C²UExpo Leaves Participants Energized to Create Change

Participants of this year’s C²UExpo conference at Carleton wrapped up the three-day event at the end of May energized about going back to their communities ready to make positive changes.

“We’ve been electrified, we’ve been moved, we’ve been inspired, we’ve been challenged. And we’ve been in some ways … renewed,” said Ted Jackson, conference convenor, in his closing remarks on May 29. “These CU Expos are very important for all those reasons.”

Jackson thanked participants for making the journey from all corners of the country and the world – some from as far as the U.K. and India. The campus-community partnerships they’re creating are helping build countries, build democracy and build a better future, he said.

“We’ve had a wonderful conference and you can see the depth of this movement. The depth of this whole community-engaged sector keeps on giving right through the conference,” Jackson said, referring to the week’s final keynote events.

Steve Kent, deputy premier of Newfoundland and Labrador and Minister of Health and Community Services, was on hand to wrap-up the conference with a discussion about his role in the Office of Public Engagement. The office is working to involve citizens in the creation of policies and programs.

Conferences like C²UExpo are proof that the community’s desire to be involved in policy-making is not “going away anytime soon,” Kent said.

In a panel discussion that followed, members of Community First: Impacts of Community Engagement (CFICE), echoed Kent’s sentiments about creating active governments that work with their communities. CFICE is a research project involving Carleton professors who are heading up a series of “hubs” directly related to issues facing communities. The project seeks to strengthen community work through university partnership, and was a key player in bringing this year’s expo to Carleton.

“Working together is how I think we make solutions across all of these issues,” said Abra Brynne, program manager at Food Secure Canada, who works with CFICE on food security issues.

“If we don’t do it constructively and creatively, and with respect and vigorously, we’re in big trouble,” she said.

Gail Store, who travelled to the conference from Fredericton, N.B., said her biggest takeaway from the week is the “nutcracker” analogy, which is based on the kind of co-operation Brynne highlighted. It’s the idea that change has to come from both the bottom and the top in a nutcracker effect.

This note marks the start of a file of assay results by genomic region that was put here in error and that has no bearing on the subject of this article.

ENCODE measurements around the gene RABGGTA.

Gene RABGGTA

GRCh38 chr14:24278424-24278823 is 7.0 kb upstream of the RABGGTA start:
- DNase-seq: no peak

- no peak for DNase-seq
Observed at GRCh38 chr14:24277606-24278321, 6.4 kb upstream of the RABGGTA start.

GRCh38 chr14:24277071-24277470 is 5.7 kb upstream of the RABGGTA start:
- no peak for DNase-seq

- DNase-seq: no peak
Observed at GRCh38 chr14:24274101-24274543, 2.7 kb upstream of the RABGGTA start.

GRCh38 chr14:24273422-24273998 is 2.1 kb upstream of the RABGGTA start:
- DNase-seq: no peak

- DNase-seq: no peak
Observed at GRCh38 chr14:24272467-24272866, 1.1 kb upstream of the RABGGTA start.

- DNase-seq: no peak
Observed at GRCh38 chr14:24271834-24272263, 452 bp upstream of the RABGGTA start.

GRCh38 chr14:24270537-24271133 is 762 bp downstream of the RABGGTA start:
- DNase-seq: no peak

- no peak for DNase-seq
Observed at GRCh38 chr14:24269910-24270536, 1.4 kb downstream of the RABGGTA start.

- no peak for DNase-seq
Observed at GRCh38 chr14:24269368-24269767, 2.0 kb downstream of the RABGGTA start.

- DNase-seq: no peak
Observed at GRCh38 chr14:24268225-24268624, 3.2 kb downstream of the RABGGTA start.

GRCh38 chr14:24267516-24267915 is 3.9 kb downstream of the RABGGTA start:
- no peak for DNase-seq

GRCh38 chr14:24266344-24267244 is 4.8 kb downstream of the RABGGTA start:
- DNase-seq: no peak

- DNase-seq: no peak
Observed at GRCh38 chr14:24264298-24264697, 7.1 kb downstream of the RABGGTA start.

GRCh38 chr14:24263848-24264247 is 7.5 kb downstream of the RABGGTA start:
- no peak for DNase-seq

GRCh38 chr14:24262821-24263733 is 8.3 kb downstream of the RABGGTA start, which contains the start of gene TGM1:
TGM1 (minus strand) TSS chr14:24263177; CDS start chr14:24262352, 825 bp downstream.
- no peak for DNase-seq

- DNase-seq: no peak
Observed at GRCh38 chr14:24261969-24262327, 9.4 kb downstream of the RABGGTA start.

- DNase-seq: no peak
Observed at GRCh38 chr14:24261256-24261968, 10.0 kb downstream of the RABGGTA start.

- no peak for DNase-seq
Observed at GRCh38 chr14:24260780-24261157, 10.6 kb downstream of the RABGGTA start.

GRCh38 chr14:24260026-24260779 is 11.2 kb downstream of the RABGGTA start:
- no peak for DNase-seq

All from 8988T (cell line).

“What is happening here in these kinds of conferences is that we learn to listen to each other, we learn to honour the work that each other is doing, to be challenged by and to be open to it, and to keep that permanent campaign of renewing democracy,” Jackson said.

The conference attracted more than 400 participants – researchers, professors, students, advocates from non-profits – from Canada and around the world who travelled to Ottawa for the three-day C²UExpo. The conference is a Canadian-led international initiative that connects campuses and community organizations so they can explore solutions to community problems.The conference is hosted by a different university every two years.

The Carleton organizing committee worked for months to put together the program for this year’s conference.

“From the very opening…it has been a joy, because we have looked broadly, we have looked deeply and hopefully we can all proceed together to make a better world,” said Geri Briggs, project manager of CFICE.


This entry was written by Kirsten Fenn and posted in the issue. Bookmark the permalink or share the following short URL for this article via social media: http://carletonnow.carleton.ca/?p=12945

Kirsten Fenn

Be a part of the Carleton Now community

Carleton Now strives to be an inclusive, relevant and informative publication focused on building and fostering an engaged campus community. You can be a part of our community by: sharing or voting for this article (below), joining in the conversation, or by sending a submission/letter to the editor.

Comments are closed.

Current issue